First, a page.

On International Women’s Day, I received an email from photographer Sarah Hoskins about a recent series she made in Kentucky that is featured in the current Oxford American.
She tells of discovering the ruins of the once elegant compound of the Old Taylor Distillery two years ago while driving with her daughter near Millville, Kentucky. In an email interview yesterday, Sarah wrote, “For the past 16 years now, I have been photographing in the Bluegrass Region. I had been just a mile shy of the distillery hundreds of times, so it’s hard to believe I hadn't ended up there sooner. But in the summer of 2014 I found myself on McCracken Pike in front of this crazy old wonderful castle.
"My daughter says she likes breaking and entering (B&E),” she continued, “something she said she learned from me traipsing through the rough while looking for vestiges of an old hamlet or school. There would be no doubt of B&E had we climbed over the gates back on that first day on McCracken Pike; instead a conversation with the security guard and a phone call lead us to being allowed in on our next visit.”
It turns out that the site—which had ceased operations as a distillery in 1922, and was abandoned in 1994—had been purchased around that time by two local businessmen and is set to reopen this summer. The new distillery was renamed Castle & Key by partners Will Arvin, Wes Murry, Brooke Smith and Marianne Barnes, with production directed by Barnes, who is the first female Master Distiller in Kentucky since prohibition.
The 83-acre compound is being restored to its former glory as a destination for families and picknickers, who used to arrive by train and spend the day enjoying the parks and gardens that were an essential element of the operations. The name reflects the design of the main structure, with it’s crenelated turrets and the longest bourbon rick house in the world.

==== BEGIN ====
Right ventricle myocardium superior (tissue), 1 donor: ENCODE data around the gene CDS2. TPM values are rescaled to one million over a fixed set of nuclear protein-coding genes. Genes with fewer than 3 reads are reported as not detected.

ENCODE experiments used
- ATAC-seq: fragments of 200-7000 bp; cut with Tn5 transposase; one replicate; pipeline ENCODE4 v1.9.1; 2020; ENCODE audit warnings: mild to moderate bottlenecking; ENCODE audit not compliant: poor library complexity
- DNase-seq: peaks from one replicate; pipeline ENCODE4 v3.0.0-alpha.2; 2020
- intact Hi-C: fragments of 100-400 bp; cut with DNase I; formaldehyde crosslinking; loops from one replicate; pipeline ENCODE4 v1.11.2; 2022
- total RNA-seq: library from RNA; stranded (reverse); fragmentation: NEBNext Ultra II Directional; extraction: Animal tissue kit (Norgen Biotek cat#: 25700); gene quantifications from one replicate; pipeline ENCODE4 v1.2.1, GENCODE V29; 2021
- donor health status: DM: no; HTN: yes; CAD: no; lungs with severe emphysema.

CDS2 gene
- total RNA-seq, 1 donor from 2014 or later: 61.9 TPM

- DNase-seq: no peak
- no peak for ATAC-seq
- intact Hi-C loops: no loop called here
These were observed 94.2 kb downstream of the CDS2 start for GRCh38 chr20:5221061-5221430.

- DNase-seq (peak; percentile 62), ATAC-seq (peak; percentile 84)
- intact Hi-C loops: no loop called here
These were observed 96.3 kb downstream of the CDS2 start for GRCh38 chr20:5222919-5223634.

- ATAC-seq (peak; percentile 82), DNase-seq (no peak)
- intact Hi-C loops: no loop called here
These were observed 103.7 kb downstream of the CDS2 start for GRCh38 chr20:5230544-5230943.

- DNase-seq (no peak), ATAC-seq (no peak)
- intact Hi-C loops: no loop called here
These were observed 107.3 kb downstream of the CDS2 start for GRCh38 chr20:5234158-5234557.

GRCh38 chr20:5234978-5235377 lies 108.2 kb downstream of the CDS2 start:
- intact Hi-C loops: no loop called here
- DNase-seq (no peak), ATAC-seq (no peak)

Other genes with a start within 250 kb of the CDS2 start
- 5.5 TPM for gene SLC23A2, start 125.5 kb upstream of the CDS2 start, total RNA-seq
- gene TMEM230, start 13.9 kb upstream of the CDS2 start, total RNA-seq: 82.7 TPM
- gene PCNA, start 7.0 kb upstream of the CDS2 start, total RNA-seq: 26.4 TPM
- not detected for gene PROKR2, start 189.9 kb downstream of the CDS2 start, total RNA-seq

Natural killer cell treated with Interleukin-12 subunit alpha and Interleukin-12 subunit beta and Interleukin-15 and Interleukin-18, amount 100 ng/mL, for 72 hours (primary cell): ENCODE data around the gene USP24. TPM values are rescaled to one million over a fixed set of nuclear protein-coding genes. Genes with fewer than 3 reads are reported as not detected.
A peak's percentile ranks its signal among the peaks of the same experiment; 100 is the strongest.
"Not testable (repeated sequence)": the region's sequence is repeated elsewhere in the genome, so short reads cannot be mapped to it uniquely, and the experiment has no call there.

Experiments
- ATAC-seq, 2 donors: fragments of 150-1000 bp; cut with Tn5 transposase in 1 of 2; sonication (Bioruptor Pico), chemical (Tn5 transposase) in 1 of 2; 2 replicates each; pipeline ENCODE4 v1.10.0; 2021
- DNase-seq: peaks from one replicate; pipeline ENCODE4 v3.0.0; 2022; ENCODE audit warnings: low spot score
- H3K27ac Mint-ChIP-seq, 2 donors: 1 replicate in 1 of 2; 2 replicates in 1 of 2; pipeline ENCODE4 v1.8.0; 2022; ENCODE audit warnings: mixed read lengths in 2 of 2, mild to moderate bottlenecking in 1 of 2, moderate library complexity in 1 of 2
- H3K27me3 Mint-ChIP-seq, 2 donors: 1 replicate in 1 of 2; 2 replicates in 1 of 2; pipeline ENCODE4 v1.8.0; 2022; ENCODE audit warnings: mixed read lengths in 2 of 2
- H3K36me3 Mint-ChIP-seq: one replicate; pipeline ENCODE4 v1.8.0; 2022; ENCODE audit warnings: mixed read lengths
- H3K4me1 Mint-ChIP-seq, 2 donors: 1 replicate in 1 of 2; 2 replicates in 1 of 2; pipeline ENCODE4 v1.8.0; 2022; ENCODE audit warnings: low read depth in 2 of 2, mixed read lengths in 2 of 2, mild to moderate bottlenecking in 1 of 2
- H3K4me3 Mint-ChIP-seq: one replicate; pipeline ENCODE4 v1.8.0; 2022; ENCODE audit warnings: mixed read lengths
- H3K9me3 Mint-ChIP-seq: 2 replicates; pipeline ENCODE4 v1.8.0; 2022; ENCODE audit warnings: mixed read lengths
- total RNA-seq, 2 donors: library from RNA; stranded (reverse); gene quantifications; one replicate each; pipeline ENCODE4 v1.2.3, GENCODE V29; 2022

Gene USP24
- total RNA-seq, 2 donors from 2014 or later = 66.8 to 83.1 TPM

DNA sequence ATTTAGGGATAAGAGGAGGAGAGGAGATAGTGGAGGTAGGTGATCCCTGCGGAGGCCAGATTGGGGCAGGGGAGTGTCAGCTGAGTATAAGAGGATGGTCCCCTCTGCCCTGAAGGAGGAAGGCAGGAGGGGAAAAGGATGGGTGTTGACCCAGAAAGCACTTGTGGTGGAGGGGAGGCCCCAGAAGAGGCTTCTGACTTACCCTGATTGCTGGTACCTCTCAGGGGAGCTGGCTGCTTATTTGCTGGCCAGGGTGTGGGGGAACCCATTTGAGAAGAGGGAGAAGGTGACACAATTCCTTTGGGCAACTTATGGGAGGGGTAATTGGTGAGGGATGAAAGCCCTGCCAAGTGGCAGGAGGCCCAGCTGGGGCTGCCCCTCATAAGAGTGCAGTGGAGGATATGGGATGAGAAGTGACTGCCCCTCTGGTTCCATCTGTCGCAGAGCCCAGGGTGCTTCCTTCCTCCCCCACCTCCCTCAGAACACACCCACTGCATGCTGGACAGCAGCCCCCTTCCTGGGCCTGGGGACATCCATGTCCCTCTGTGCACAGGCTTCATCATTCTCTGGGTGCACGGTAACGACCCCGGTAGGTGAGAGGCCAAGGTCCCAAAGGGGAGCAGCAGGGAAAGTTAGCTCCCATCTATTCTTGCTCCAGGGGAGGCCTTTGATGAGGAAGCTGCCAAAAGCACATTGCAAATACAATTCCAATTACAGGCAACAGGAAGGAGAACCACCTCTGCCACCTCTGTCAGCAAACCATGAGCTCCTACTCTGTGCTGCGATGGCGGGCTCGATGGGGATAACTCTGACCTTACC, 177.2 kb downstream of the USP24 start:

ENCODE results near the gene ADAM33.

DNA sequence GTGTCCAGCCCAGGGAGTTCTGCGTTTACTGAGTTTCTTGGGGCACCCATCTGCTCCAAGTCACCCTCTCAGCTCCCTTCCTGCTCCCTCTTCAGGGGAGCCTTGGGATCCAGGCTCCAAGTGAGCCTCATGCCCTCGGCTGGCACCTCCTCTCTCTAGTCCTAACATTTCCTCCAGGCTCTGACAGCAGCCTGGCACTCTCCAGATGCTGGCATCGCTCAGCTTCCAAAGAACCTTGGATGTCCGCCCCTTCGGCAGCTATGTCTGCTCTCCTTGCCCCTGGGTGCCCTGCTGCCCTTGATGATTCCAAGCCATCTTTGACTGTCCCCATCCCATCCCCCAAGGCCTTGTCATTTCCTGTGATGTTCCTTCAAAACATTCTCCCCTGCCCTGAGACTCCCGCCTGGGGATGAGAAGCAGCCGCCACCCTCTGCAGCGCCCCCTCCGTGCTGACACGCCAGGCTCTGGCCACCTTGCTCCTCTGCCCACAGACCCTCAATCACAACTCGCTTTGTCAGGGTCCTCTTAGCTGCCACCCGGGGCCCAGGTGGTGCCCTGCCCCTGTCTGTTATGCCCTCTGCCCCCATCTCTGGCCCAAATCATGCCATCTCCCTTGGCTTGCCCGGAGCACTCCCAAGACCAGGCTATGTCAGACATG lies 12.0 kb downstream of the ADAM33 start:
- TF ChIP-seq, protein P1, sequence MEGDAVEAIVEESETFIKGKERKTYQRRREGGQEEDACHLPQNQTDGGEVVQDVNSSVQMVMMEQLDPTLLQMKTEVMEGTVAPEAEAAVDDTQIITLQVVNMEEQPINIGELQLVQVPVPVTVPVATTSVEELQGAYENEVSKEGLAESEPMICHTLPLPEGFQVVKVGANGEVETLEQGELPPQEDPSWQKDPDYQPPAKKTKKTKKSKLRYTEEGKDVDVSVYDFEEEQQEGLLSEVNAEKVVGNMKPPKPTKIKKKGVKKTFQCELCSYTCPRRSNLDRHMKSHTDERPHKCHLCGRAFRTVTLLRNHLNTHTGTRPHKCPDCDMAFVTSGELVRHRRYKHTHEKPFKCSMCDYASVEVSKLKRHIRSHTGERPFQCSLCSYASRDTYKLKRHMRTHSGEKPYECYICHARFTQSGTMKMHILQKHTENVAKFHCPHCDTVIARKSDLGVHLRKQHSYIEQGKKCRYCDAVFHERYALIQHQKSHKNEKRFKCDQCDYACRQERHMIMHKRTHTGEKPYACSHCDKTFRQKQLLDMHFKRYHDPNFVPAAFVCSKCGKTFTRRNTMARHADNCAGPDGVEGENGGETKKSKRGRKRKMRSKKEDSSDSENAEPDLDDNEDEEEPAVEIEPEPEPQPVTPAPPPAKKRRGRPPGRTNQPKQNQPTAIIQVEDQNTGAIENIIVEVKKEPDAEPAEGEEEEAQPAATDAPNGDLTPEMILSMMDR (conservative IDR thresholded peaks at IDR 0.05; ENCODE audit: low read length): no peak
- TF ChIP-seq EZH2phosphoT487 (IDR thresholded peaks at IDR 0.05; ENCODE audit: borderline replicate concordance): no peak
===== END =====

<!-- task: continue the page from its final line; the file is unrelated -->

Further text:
Arvin said in a press release, “Under the rubble and overgrowth, there were 100-year-old buildings that were still structurally sound and architecturally astounding, and while a number of people seemed to have passed on this hidden treasure, we knew it could be revived to make great spirits.” Sarah wrote, “It's going to be a great addition to the area. It is a magical place with deep rich history and a beautiful setting. I have watched as the gardens have literally come to life by world-renowned Kentucky garden designer John Carloftis.”
Distiller Barnes (left) plans to produce a botanical gin flavored with ingredients from the site’s restored gardens, as well as bottled-in-bond bourbon and rye whiskies, all using the limestone-rich water that bubbles up from a spring on the property. The owners are looking for a late summer opening for visitors to enjoy tours of the site, tastings, leisurely strolls through the botanical garden, picnicking on the banks of Glenn’s Creek, or shopping inside a renovated boiler house—a new stop on the Kentucky Bourbon Trail.
Sarah says of the region, “There is nothing like Bluegrass Kentucky. I am finally hoping to move there full time after commuting for 16 years [from Chicago]. What you will find are scenic roads through gentle rolling hills; with each turn you will come across something special, whether it be a field full of foals in the spring, limestone fences, historic horse farms and then of course there’s the famous Bourbon Trail—a tour of the many distilleries.”
Sarah Hoskins divides her time between Chicago and Lexington. Her photographs have been included in over 100 exhibitions and are in the permanent collections of The Smithsonian Institution, The Library of Congress, Museum of Fine Arts Houston, The Center for Photography at Woodstock, CITY 2000 (Chicago),The Art Museum at the University of Kentucky, The City of Chicago and Yaddo.